King Baudouin Foundation
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The King Baudouin Foundation is the largest public benefit foundation in Belgium, serving as an institution that facilitates or directly provides financial resources to a plethora of organizations, mainly private, to allow these organizations to develop projects for the public benefit domestically and internationally. As such, it is a prime example of a civil society organization serving as a financial vehicle for other nonprofit and civil society organizations performing projects for the public benefit.
Address / URL
Brederodestraat 21, 1000 Brussels, Belgium. http://www.kbs-frb.be
The King Baudouin Foundation (also Koning Boudewijn-Stichting or Fondation Roi Baudouin) is a Belgian independent public benefit foundation. It was established in 1976 when Baudouin I (1930–1993) celebrated his 25th anniversary as King of Belgium. He did not want to receive any personal gifts to mark his jubilee, so the idea of a foundation was born.
On March 31, 1976, the King Baudouin Foundation is presented to the King and the Belgian nation. The statutes of the Foundation appear in the annexes of the Moniteur Belge of 31 December 1975. In the early days, the priority themes of the Foundation were selected: social aid, voluntary work, health and improving working conditions, rural planning, environment and forward-looking research, preserving cultural heritage, and protecting young people. Since then, the mission of the Foundation has been continuously adapted to emerging and new social needs and themes. After the death of King Baudouin in 1993, the Foundation decides to continue its task and activities in the spirit desired by the King.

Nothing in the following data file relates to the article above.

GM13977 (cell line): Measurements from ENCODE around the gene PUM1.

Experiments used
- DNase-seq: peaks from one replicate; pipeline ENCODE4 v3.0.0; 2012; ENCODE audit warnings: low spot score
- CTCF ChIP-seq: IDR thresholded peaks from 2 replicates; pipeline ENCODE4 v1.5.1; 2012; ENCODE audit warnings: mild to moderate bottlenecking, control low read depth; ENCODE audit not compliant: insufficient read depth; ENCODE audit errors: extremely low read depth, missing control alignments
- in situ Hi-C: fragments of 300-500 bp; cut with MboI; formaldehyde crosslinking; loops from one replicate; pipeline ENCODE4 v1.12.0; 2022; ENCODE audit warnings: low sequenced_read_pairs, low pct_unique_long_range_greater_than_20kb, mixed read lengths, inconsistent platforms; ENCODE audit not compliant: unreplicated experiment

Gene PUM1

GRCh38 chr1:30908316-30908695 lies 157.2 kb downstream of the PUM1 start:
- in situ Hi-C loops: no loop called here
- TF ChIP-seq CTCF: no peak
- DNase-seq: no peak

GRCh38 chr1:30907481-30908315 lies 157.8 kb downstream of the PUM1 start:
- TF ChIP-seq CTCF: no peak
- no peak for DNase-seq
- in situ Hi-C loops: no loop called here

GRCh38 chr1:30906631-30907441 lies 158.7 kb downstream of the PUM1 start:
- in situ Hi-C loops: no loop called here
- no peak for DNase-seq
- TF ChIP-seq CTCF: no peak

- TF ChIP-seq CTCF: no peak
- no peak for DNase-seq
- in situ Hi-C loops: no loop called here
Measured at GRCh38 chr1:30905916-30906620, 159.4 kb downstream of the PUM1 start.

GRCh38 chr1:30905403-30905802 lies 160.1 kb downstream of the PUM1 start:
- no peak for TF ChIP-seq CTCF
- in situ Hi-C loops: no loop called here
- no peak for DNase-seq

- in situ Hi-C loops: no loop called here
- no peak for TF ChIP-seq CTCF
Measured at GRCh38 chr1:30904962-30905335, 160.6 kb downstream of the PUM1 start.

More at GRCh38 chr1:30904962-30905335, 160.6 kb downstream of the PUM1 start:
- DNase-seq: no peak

Generally spoken, the King Baudouin Foundation supports commitment to create greater justice, democracy, and diversity in society. Its mission develops along some fields of activity like talent development, democracy, European engagement, heritage, development cooperation, sustainable development, social justice and poverty, civil society and social commitment, health, and philanthropy, in Belgium as well as in other parts of the world (e.g., Balkans and Central Africa). In developing its mission, the Foundation takes into account new and emerging social needs and challenges. As a result, the focus of its mission has somewhat shifted over time, but the common denominator remains contributing to a better society.
To achieve this mission, the Foundation deploys various activities and working methods. They support third party projects. Individuals, organizations, and institutions can respond to calls for projects on specific themes. The Foundation also organizes workshops, colloquia, and seminars with citizens and experts. In this sense, they want to bring together people and groups with different perspectives and backgrounds to reflect on current social problems and future themes. Further, the Foundation publishes results of their work via various media like newspapers, annual reports, research reports, and newsletters. The Foundation is also very active in networking with government bodies and institutions, and other partners like associations, NGOs, companies, and other foundations. Finally, the Foundation is an important fund-raiser through its Centre for Philanthropy (donations, funds, wills, and legacies). It also acts as facilitator between potential individual and corporate donors and nonprofit organizations by providing donor advisory services and by setting up numerous funds and tools to assist in the collection, management, and disbursement of philanthropic resources.